They are happy to steal our stuff when it suits them – but since they steal from each other, we can hardly take any great exception to that. The greater insult is exactly as posited – the way we are consciously excluded from the debate. But when you look at the quality of the debate, you can immediately see why they are so anxious to avoid exposure to the competition.

This brings us back to the dire piece in the Financial Times which is offering as a means of avoiding a Brexit calamity, a "British reset". After Mrs May's disastrous election, it says, the government does not have the numbers to legislate for a clean break. Nor does it have the time or administrative capacity to negotiate a bespoke arrangement.

The answer, therefore – or so it tells us - is a two-stage process. "In the first", it says, "lasting perhaps five years beyond 2019, Britain would remain in the customs union and the Single Market through an arrangement within the European Economic Area - similar though not identical to that enjoyed by Norway".

At this point, one simply groans. Where to start? First, if the UK is going to stay in the EEA, what about the need to join Efta? Don't the four Efta states have to be consulted and their approval gained? And is it wise to take this for granted?

Secondly, as we have wearily pointed out, the UK cannot stay in the EU's customs union and leave the EU. Staying in definitely does mean staying in the EU. But, a country cannot stay in the EU and join Efta - the two are wholly incompatible. And , in the ordinary way of things, unless we join Efta when we leave the EU, we can't stay in the EEA.

Then there is the issue with the timescale. Although not as complex as negotiating a free trade agreement from scratch, shoehorning the UK into the Efta side of the EEA Agreement would need some pretty substantial adjustments to the Agreement on the back of intensive and time-consuming negotiations. Are the three Efta states and the EEAS really going to commit the resource to something that is only going to last five years, benefitting just the UK?

Furthermore, that pre-supposes that the UK stays on board for that long as the FT suggests that there should be a break clause, requiring two year's notice, if either side wants to quit. But then, given that the EEA Agreement already has a one-year notice clause, why should it be extended to two?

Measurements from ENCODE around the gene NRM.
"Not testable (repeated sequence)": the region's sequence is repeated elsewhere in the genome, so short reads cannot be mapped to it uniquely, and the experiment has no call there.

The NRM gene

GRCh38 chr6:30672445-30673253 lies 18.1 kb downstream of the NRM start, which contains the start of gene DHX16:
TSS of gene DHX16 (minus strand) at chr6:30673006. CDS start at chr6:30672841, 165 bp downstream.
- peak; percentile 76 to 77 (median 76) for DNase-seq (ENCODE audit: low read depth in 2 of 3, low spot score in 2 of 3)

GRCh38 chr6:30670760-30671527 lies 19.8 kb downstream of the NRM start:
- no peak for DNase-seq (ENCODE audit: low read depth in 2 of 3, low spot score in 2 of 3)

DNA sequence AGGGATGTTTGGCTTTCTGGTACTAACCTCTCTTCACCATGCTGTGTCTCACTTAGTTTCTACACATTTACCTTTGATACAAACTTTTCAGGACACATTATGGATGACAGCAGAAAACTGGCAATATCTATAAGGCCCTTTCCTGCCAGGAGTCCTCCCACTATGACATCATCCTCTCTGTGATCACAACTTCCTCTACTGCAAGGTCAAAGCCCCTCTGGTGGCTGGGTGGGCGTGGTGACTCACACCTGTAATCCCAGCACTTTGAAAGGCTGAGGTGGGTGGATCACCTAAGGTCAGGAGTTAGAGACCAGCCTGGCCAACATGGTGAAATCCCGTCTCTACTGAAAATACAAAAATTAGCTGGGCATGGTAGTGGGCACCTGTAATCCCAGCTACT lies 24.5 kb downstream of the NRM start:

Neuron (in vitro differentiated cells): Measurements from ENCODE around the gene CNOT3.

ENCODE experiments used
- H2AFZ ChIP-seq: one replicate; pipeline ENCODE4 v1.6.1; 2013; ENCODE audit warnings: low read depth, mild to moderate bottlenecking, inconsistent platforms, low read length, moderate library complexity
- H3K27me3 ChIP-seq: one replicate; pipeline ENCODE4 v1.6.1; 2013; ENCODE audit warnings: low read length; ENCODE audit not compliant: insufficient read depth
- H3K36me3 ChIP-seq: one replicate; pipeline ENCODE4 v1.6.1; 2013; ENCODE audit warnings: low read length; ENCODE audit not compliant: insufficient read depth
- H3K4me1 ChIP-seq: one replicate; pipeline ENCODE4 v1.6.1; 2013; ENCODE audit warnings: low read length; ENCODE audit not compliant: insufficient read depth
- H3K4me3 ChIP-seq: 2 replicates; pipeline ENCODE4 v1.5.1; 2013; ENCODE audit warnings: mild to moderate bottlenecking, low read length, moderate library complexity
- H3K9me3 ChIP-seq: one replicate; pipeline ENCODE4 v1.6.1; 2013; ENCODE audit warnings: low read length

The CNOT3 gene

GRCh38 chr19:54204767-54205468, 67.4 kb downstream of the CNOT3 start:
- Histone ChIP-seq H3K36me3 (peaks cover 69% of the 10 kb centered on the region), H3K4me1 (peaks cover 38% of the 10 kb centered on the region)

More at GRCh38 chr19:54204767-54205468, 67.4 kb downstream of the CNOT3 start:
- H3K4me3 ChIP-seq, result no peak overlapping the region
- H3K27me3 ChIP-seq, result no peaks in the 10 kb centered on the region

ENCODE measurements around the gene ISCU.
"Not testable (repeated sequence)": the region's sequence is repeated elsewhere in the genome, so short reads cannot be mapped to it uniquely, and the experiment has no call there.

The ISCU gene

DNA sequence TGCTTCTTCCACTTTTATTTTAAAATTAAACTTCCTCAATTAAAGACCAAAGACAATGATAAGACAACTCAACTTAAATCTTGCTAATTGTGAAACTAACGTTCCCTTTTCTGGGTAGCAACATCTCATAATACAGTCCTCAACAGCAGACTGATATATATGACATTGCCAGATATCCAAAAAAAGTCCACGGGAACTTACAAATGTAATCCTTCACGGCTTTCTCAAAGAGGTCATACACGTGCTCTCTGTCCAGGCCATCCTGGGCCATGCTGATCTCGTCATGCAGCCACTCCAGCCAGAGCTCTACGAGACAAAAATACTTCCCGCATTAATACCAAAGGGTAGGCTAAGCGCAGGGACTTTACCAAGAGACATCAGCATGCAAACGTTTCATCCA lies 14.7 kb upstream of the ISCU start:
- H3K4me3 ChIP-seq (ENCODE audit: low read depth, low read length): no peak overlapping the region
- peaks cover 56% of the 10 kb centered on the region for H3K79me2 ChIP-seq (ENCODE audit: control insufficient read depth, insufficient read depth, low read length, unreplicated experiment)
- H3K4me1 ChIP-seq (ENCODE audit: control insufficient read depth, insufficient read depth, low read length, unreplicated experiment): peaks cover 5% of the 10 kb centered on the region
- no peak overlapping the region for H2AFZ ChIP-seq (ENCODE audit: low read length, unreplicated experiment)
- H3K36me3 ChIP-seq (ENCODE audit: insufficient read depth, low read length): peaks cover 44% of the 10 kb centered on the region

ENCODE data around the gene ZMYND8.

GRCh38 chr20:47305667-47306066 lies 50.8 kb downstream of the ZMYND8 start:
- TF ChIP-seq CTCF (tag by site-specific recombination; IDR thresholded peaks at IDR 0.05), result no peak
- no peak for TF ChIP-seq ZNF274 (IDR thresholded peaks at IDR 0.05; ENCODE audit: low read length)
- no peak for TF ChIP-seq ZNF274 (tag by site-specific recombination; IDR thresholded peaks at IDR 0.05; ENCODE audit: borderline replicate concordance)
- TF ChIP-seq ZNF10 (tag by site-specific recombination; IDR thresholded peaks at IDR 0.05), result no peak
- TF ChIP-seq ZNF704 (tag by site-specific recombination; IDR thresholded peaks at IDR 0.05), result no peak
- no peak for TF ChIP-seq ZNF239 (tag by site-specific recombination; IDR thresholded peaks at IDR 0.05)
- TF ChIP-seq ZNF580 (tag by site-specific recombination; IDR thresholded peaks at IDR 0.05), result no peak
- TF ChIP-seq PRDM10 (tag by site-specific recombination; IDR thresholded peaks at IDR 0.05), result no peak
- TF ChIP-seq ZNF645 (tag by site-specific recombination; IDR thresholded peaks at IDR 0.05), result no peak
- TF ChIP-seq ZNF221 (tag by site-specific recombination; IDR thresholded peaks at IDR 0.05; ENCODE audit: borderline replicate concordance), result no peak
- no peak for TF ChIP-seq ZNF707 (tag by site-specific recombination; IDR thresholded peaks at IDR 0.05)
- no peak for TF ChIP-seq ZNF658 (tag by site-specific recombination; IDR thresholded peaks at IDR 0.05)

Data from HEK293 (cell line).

Altogether, this concept, as presented, is wholly impracticable. And since its main if not only purpose is to allow the UK enough time to negotiate a "permanent association pact, embracing security and foreign policy as well as trade", why not just agree a time extension to the Article 50 process? That way we stay as part of the customs union, the Single Market and the EEA – until we're ready to leave.

The FT then goes on to discuss the notional pros and cons for this arrangement, but the whole concept is so absurd that we should not bother with it. One just has to observe that the FT simply hasn't thought this through. Yet, if we delivered such shoddy work, we would be a laughing stock – or worse. The legacy media, however, is free to insult the intelligence of its readers, and still feels entitled to respect (and money).

As much to the point, if the authors actually read – which they can do without a paywall or charge – they would not make such basic mistakes (assuming that they understood what they were reading and acted on it). Yet, by word and deed they assume a superiority over us – yet another implied insult.

Another of these arrogant, self-important know-it-alls is David Owen - as in Lord Owen. He would have us leave the EU in 2019 yet stay in the EEA until 2022 – a mere three years. Yet Lord Owen relies on the highly tendentious Yarrow thesis arguing that we could stay in the EEA without being members of either the EU or Efta. This is an intriguing thesis, but one which is wholly untested.

Yarrow himself argues that it is not necessary for the UK to be a member of Efta to be able to participate in or rely on the supporting institutions of the EEA/Efta pillar, although he concedes that it would require the development of cooperative arrangements with Iceland, Liechtenstein and Norway.  

The point here is where would we go if these other countries refused to entertain cooperative arrangements? What would happen if the EEA members as a whole refused to accept the continued participation of the UK, and invoked Article 62 of the Vienna Convention? What then if, as a collective, they all withdrew from the Agreement (then to set up an identical organisation without the UK).

Nothing of this is rehearsed by Lord Owen, in his documentation or his website yet the man blithely assumes the EU and Efta members would allow the UK to use (or abuse) the process as a transition to allow the completion of an EU-UK trade agreement. The proper course of action would be to seek an extension to the Article 50 negotiation period.

Basically, though, this is the option Ambrose Evans Pritchard would have us adopt, despite its incoherence, in  preference to Flexcit, which he doubtless hasn't read – although he probably hasn't read Owen's work either.

The same goes for Daniel Finkelstein in The Times who prefers the prestige of Lord Owen and his shambolic plan to the carefully thought-out practicalities of Flexcit, He then airily suggests that Mrs May should announce that we intend to remain members of the EEA while we carry on negotiations after leaving the EU – as if it was that simple.